Daimler's plan for self-driving big rigs just came one step closer to fruition. The automaker has started testing trucks with Level 4 autonomy (that is, fully self-driving in specific situations) on public roads in southwest Virginia, near the home of recently acquired autonomous tech developer Torc Robotics. They won't be strictly driverless -- a specially trained safety driver will be ready to take over in a pinch, and an engineer will watch over the system. Still, it's an important step that should help Daimler compete with Volvo and others inching toward real-world uses for self-driving trucks.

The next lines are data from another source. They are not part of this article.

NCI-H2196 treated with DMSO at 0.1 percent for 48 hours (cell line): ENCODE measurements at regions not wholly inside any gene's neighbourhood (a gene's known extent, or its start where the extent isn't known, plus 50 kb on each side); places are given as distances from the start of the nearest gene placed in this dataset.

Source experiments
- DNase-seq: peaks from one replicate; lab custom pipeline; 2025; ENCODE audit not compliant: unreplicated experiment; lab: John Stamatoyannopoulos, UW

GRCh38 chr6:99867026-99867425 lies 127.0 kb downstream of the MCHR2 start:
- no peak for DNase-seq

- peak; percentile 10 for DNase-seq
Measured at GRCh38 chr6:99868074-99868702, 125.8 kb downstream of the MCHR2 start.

The public tests fulfill a promise to start testing in 2019, and come right as Daimler is solidifying its strategy. It recently created an Autonomous Technology Group to handle the roadmap for self-driving trucks, starting with narrowly defined uses like this.
Don't expect to see these machines regularly hauling cargo, however. While testing is underway, Daimler expects a lot of work over the next decade. The challenge now is to refine the technology and make it truly road-ready. These machines have to be intelligent enough to handle rough weather and complex environments without fail, and it could take years before they're up to the job.